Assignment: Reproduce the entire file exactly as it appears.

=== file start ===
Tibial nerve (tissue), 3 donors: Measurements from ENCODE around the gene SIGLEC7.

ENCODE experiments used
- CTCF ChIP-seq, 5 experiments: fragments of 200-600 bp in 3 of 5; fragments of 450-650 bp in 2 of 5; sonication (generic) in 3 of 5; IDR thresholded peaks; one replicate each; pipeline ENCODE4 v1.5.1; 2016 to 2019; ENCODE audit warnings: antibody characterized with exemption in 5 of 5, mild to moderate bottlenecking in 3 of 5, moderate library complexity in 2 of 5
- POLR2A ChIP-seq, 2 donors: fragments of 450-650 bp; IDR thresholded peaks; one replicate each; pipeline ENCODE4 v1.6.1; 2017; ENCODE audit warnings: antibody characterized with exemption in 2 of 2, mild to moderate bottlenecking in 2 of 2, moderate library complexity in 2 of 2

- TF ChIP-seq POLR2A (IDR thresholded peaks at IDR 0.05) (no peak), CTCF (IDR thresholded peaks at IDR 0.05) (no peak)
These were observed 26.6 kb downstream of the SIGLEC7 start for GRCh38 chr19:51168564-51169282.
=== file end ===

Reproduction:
Tibial nerve (tissue), 3 donors: Measurements from ENCODE around the gene SIGLEC7.

ENCODE experiments used
- CTCF ChIP-seq, 5 experiments: fragments of 200-600 bp in 3 of 5; fragments of 450-650 bp in 2 of 5; sonication (generic) in 3 of 5; IDR thresholded peaks; one replicate each; pipeline ENCODE4 v1.5.1; 2016 to 2019; ENCODE audit warnings: antibody characterized with exemption in 5 of 5, mild to moderate bottlenecking in 3 of 5, moderate library complexity in 2 of 5
- POLR2A ChIP-seq, 2 donors: fragments of 450-650 bp; IDR thresholded peaks; one replicate each; pipeline ENCODE4 v1.6.1; 2017; ENCODE audit warnings: antibody characterized with exemption in 2 of 2, mild to moderate bottlenecking in 2 of 2, moderate library complexity in 2 of 2

- TF ChIP-seq POLR2A (IDR thresholded peaks at IDR 0.05) (no peak), CTCF (IDR thresholded peaks at IDR 0.05) (no peak)
These were observed 26.6 kb downstream of the SIGLEC7 start for GRCh38 chr19:51168564-51169282.